Newman, M.: Scientific collaboration networks. II. shortest paths, weighted networks, and centrality. Phys. Rev. E 64(1), 16132 (2001b)Google Scholar
 Newman, M.: The structure and function of complex networks. SIAM Rev. 45(2), 167–256 (2003)Google Scholar
 Newman, M.: Analysis of weighted networks. Phys. Rev. E 70(5), 56131 (2004)Google Scholar
 Newman, M., Barabási, A., Watts, D.: The Structure and Dynamics of Networks. Princeton University Press, Princeton (2006)Google Scholar
 Newman, M.E.J.: Power laws, pareto distributions and Zipf’s law. Contemp. Phys. 46(5), 323–351 (2005)Google Scholar
 Newman, M.E.J., Watts, D.J., Strogatz, S.H.: Random graph models of social networks. Proc. Natl. Acad. Sci. 99(90001), 2566–2572 (2002)Google Scholar
 Niklas, K.J.: Plant Allometry: The Scaling of Form and Process. University of Chicago Press, Chicago (1994)Google Scholar
 Onnela, J.P., Chakraborti, A., Kaski, K., Kertész, J., Kanto, A.: Dynamics of market correlations: taxonomy and portfolio analysis. Phys. Rev. E 68(5), 56110 (2003)Google Scholar
 Onnela, J.P., Saramäki, J., Kertész, J., Kaski, K.: Intensity and coherence of motifs in weighted complex networks. Phys. Rev. E 71(6), 065103.1–065103.4 (2005)Google Scholar
 Papadimitriou, C.H.: Computational Complexity. Wiley, New York (2003)Google Scholar
 Pareto, V.: Cours d’économie Politique, vol. 1. Droz, Geneva (1964)Google Scholar
 Passie, T., Halpern, J.H., Stichtenoth, D.O., Emrich, H.M., Hintzen, A.: The pharmacology of lysergic acid diethylamide: a review. CNS Neurosci. Ther. 14(4), 295–314 (2008)Google Scholar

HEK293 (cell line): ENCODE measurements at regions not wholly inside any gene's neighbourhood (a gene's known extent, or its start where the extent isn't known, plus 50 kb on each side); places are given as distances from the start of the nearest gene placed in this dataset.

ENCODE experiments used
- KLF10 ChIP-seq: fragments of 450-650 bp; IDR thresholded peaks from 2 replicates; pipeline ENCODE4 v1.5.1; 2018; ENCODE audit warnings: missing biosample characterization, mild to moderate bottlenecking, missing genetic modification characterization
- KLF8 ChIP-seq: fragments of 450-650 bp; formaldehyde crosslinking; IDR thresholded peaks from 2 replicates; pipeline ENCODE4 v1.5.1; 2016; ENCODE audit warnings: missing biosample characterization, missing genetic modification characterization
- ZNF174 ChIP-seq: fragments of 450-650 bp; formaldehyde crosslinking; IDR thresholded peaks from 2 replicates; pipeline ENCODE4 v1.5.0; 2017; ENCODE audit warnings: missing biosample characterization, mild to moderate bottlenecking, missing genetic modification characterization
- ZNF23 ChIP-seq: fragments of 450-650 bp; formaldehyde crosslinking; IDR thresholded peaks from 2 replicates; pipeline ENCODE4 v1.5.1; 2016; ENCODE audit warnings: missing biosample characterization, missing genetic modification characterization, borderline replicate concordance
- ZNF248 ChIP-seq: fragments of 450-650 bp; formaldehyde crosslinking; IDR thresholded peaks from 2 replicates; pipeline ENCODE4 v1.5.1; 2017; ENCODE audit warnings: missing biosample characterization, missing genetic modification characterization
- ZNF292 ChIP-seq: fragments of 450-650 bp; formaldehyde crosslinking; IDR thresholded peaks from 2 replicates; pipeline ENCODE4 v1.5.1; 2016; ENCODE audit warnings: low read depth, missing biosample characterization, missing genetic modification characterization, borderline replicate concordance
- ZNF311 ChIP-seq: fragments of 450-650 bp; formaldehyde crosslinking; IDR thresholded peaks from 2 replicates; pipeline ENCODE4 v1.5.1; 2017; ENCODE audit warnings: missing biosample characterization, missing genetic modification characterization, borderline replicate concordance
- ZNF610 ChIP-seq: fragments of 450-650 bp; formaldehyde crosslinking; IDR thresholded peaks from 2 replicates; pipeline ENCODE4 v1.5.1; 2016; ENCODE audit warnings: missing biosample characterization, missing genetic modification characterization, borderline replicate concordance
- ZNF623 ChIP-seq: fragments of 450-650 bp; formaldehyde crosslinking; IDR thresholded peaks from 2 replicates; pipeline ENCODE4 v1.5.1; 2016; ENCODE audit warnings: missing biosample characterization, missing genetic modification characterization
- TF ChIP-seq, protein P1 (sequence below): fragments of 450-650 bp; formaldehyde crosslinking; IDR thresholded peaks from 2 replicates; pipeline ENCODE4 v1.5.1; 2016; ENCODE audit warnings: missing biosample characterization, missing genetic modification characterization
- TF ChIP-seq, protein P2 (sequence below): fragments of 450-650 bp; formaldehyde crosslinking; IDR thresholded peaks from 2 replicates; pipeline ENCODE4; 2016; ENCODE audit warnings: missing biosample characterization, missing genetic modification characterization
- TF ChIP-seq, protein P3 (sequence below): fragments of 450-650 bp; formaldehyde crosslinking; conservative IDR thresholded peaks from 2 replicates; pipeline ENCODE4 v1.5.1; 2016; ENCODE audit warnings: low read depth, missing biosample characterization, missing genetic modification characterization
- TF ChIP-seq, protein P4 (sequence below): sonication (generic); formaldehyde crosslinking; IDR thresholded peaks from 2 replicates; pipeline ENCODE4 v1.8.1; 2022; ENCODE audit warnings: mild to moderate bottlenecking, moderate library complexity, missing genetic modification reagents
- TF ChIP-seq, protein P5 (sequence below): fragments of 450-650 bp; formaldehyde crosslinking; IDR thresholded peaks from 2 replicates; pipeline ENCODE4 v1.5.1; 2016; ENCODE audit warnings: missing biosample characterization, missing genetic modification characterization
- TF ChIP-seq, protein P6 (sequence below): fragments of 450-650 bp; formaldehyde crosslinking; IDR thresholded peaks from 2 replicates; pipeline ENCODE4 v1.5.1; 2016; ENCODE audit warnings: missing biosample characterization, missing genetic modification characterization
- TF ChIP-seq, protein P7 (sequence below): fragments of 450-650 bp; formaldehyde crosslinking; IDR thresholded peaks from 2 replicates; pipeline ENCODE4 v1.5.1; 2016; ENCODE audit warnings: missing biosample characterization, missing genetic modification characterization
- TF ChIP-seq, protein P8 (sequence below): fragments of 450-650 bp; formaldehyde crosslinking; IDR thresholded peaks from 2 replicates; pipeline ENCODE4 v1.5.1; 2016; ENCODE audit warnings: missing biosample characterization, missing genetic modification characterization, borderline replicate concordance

PastorSatorras, R., Vázquez, A., Vespignani, A.: Dynamical and correlation properties of the internet. Phys. Rev. Lett. 87(25), 258701 (2001)Google Scholar
 Pietronero, L., Tosatti, E., Tosatti, V., Vespignani, A.: Explaining the uneven distribution of numbers in nature: the laws of benford and zipf. Phys. A: Stat. Mech. Its Appl. 293(1–2), 297–304 (2001)Google Scholar
 Prigogine, I.: From Being to Becoming. W.H. Freeman, San Francisoco (1980)Google Scholar
 Prigogine, I., Nicolis, G.: SelfOrganization in Nonequilibrium Systems. Wiley, New York (1977)Google Scholar
 Prigogine, I., Stengers, I., Prigogine, I.: Order out of Chaos: Man’s New Dialogue With Nature. Bantam Books, New York (1984)Google Scholar
 Quax, R., Apolloni, A., Sloot, P.M.: Towards understanding the behavior of physical systems using information theory. Eur. Phys. J. Spec. Top. 222(6), 1389–1401 (2013)Google Scholar
 Reichardt, J., White, D.: Role models for complex networks. Eur. Phys. J. B 60(2), 217–224 (2007)Google Scholar
 Ripley, B.: Pattern Recognition and Neural Networks. Cambridge University Press, Cambridge (2008)Google Scholar
 Schilling, M., Phelps, C.: Interfirm collaboration networks: the impact of largescale network structure on firm innovation. Manag. Sci. 53(7), 1113–1126 (2007)Google Scholar
 Sen De, A., Sen, U.: Benford’s law detects quantum phase transitions similarly as earthquakes. EPL (Europhysics Letters) 95(5), 50008 (2011). http://stacks.iop.org/02955075/95/i=5/a=50008
 Serrano, M., Boguñá, M.: Topology of the World Trade Web. Phys. Rev. E 68(1), 15101 (2003)Google Scholar
 Servedio, V., Buttà, P., Caldarelli, G.: Vertex intrinsic fitness: How to produce arbitrary scalefree networks. Phys. Rev. E 70, (2004)Google Scholar
 Simon, H.A.: The organization of complex systems. In: Models of Discovery, pp. 245–261. Springer, Heidelberg (1977)Google Scholar
 Smolin, L.: Three Roads to Quantum Gravity. Basic Books, New York (2001)Google Scholar
 Sornette, A., Sornette, D.: Selforganized criticality and earthquakes. EPL (Europhysics Letters) 9(3), 197 (1989)Google Scholar
 Sornette, D.: Critical Phenomena in Natural Sciences. Springer, New York (2000a)Google Scholar
 Sornette, D.: Fokkerplanck equation of distributions of financial returns and power laws. Phys. A 290(1), 211–217 (2000b)Google Scholar
 Strogatz, S.: Exploring complex networks. Nature 410(6825), 268–276 (2001)Google Scholar
 Strogatz, S.H.: Sync: The Emerging Science of Spontaneous Order. Penguin, London (2004)Google Scholar
 Tadić, B.: Dynamics of dDrected graphs: The WorldWide Web. Phys. A 293(1–2), 273–284 (2001)Google Scholar
 Tasić, V.: Mathematics and the Roots of Postmodern Thought. Oxford University Press, Demand (2001)Google Scholar